Representative Kevin McCarthy, Republican of California and the minority leader, told reporters this week that he did not expect any lawmaker in his party to attend, but his office had no response to questions about whether he supported the rally or was dissuading people from attending. Representatives Steve Scalise of Louisiana and Elise Stefanik of New York, the second- and third-ranking House Republicans, have been similarly taciturn about the event.
Even Representative Marjorie Taylor Greene, a Georgia Republican who has been among the most vocal critics of the treatment of the Jan. 6 suspects, said she would not be attending the rally, even as she defended the inspiration behind it.
“There’s a two-track justice system in America, and the treatment of the J6 political prisoners compared with violent antifa/BLM rioters proves it,” she said in a lengthy email statement.
Greene said she condemned the violence that occurred during the riot, but said she believed that “illegal aliens are treated better than many of the J6 accused.”
In shunning the event, Republicans are following the lead of Trump himself, who has been uncharacteristically silent about it even though he has in the past defended the mob.
Trump, aides said, has little interest in engaging with the protest and has no plans to be anywhere near Washington on Saturday. Instead, his schedule includes a golf tournament at his Bedminster, N.J., club before he heads back down to his Mar-a-Lago resort in Florida, according to people familiar with his schedule.
Trump views the planned protest as a setup that the news media will use against him regardless of the outcome, according to people familiar with his thinking.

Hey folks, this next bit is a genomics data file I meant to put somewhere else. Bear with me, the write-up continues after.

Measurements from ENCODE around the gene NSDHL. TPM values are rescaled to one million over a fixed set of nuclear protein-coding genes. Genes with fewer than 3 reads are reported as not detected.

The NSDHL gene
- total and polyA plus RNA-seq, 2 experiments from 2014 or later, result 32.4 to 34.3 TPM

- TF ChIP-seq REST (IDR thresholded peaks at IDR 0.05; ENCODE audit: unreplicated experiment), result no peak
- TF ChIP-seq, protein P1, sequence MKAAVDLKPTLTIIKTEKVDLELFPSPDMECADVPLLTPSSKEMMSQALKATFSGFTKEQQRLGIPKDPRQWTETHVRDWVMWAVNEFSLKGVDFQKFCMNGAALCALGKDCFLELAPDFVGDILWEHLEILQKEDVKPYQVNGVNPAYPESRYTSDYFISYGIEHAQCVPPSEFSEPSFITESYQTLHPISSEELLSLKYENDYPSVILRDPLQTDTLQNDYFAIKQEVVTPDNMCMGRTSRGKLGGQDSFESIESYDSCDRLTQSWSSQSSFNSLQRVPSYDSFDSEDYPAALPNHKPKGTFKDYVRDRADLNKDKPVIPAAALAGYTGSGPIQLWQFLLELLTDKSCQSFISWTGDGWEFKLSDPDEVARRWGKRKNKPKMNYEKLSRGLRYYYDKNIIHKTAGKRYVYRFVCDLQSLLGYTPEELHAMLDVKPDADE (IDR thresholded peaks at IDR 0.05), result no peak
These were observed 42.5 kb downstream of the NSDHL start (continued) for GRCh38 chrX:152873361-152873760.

But disquiet in the party is real on behalf of the Jan. 6 defendants, particularly those who are charged with nonviolent offenses, Feehery said. He said many Republican voters believed that the Trump supporters who stormed the Capitol would have received lighter treatment if they had been supporting a left-wing cause.
“I can appreciate why Republicans don’t want anything to do with this,” he said, “but there is a lot of angst in the Republican base.”
...Braynard also announced that Ralph Norman, Republican of South Carolina, would attend a future “Justice for J6” rally in Columbia, S.C. But Norman’s spokesman said he would not be attending.
Asked if he believed Republican leaders were discouraging his efforts, Mr. Braynard said, “You’d have to ask them that.”
In the Senate, Republicans have also worked to distance themselves from the rally, with many arguing that it is a distraction.
Senator Mitch McConnell of Kentucky, the minority leader, said he believed the police were “well equipped to handle” whatever might occur.
Senator Josh Hawley, a Missouri Republican who led objections to President Biden’s victory on Jan. 6, said he was not attending and was focusing on other issues. Senator Tommy Tuberville of Alabama, another Republican who objected to the election results and was in close contact with Mr. Trump’s inner circle before and during the riot, also said he would not participate.
“I don’t expect a lot of people there,” Mr. Tuberville said. “I haven’t heard anything about it. I will not be there.”
Still others said they had little sympathy for the Jan. 6 defendants, and encouraged a forceful response from the police should Saturday’s crowd turn violent.
“They need to take a firm line, buddy,” said Senator Lindsey Graham of South Carolina, an on-again, off-again ally of Trump’s. “If anybody gets out of line, they need to whack ’em.”